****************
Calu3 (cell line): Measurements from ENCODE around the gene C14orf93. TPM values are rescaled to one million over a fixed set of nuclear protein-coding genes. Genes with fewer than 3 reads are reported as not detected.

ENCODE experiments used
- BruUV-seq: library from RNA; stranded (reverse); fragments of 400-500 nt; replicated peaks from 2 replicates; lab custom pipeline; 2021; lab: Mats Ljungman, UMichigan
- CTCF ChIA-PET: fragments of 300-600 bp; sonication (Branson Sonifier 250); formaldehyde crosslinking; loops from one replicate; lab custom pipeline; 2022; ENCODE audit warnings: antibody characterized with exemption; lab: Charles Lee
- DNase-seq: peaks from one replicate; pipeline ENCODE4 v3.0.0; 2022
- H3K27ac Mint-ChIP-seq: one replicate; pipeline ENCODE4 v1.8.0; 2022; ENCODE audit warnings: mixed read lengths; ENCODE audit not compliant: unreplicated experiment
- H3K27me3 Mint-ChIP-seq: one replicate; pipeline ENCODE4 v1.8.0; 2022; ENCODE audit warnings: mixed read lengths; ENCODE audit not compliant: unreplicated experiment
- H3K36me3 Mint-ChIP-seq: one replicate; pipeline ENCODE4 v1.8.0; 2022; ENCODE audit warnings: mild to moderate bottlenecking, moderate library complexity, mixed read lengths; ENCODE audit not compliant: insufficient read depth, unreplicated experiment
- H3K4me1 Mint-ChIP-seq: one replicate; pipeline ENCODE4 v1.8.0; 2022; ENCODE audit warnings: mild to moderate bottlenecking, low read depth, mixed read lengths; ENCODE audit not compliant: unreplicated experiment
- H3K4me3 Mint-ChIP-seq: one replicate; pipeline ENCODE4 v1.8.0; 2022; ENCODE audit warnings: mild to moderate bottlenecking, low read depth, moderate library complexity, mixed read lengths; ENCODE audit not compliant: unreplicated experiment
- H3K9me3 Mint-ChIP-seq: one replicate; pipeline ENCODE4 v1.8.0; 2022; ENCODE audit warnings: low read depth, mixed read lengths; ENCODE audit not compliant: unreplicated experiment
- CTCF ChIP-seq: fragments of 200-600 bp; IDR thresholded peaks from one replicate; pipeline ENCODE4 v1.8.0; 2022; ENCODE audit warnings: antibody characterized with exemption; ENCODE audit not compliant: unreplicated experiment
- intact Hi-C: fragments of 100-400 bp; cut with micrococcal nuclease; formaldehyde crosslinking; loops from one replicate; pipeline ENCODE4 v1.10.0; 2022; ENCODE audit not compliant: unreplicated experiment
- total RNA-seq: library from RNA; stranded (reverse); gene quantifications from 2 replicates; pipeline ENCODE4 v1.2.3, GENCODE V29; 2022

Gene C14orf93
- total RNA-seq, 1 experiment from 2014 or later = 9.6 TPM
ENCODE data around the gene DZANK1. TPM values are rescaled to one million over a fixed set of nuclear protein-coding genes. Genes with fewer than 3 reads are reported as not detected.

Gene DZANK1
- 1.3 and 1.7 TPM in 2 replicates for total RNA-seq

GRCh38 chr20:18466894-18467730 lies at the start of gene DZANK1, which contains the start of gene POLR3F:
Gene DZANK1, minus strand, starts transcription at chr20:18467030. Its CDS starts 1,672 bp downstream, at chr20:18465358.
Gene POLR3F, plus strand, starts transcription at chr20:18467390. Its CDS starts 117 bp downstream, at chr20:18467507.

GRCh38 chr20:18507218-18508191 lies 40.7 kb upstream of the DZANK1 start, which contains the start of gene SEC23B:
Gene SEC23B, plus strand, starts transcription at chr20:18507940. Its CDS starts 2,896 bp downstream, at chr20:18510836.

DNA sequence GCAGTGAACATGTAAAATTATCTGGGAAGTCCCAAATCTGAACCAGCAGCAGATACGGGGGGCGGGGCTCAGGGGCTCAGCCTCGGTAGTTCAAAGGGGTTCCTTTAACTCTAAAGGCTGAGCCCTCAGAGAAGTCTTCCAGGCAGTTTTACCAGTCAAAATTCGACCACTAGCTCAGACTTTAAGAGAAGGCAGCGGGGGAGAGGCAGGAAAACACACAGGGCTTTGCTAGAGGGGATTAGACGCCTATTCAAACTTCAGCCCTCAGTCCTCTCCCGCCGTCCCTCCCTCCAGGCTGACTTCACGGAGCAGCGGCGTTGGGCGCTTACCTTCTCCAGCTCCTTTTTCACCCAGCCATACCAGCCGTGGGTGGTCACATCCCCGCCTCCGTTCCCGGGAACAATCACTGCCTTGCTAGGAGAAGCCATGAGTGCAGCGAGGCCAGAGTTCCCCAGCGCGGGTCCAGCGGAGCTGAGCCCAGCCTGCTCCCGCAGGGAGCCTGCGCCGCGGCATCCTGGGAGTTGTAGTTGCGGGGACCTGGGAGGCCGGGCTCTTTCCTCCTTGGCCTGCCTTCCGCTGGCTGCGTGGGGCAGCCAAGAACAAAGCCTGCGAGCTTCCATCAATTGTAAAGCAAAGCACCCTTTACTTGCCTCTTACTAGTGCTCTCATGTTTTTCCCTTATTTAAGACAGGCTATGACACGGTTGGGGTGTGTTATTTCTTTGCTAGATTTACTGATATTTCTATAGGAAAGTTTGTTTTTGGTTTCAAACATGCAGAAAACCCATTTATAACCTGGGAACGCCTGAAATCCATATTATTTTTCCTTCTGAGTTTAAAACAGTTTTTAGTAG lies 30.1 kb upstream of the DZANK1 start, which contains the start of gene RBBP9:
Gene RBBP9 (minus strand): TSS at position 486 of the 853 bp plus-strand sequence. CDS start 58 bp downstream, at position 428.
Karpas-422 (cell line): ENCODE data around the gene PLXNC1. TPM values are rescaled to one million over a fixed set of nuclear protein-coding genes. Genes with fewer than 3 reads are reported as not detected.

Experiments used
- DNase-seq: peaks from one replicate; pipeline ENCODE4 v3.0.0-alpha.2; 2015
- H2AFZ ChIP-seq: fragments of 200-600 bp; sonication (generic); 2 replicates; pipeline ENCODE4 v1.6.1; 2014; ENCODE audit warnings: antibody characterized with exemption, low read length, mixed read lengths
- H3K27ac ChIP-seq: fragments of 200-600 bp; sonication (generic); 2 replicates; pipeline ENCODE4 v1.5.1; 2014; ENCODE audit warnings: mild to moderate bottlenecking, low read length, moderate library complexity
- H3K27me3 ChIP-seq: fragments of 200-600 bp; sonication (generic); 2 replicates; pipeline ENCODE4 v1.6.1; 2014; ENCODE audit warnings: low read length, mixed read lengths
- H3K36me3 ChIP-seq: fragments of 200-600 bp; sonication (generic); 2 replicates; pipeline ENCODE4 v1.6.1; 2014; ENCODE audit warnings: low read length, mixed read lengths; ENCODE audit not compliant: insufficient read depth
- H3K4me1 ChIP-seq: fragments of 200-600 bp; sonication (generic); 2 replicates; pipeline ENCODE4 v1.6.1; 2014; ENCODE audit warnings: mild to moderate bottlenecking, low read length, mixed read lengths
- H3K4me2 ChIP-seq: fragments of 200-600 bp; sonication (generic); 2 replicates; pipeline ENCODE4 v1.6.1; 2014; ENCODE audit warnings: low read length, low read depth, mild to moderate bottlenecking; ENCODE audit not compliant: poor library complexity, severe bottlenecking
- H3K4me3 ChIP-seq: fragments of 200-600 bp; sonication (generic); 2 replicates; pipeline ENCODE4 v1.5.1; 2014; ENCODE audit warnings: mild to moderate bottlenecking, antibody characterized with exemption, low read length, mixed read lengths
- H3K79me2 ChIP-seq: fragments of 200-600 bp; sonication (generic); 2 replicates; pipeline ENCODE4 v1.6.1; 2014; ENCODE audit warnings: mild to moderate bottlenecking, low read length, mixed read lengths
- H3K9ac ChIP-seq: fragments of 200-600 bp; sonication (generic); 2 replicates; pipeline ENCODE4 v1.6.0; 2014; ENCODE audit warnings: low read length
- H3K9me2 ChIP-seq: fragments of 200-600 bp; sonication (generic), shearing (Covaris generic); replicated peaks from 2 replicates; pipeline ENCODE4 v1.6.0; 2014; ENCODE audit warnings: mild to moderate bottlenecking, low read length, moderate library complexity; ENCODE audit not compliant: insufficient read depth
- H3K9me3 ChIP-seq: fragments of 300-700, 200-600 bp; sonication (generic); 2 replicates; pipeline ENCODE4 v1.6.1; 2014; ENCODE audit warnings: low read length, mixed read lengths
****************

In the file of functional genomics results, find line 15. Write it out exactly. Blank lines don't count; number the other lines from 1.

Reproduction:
Gene C14orf93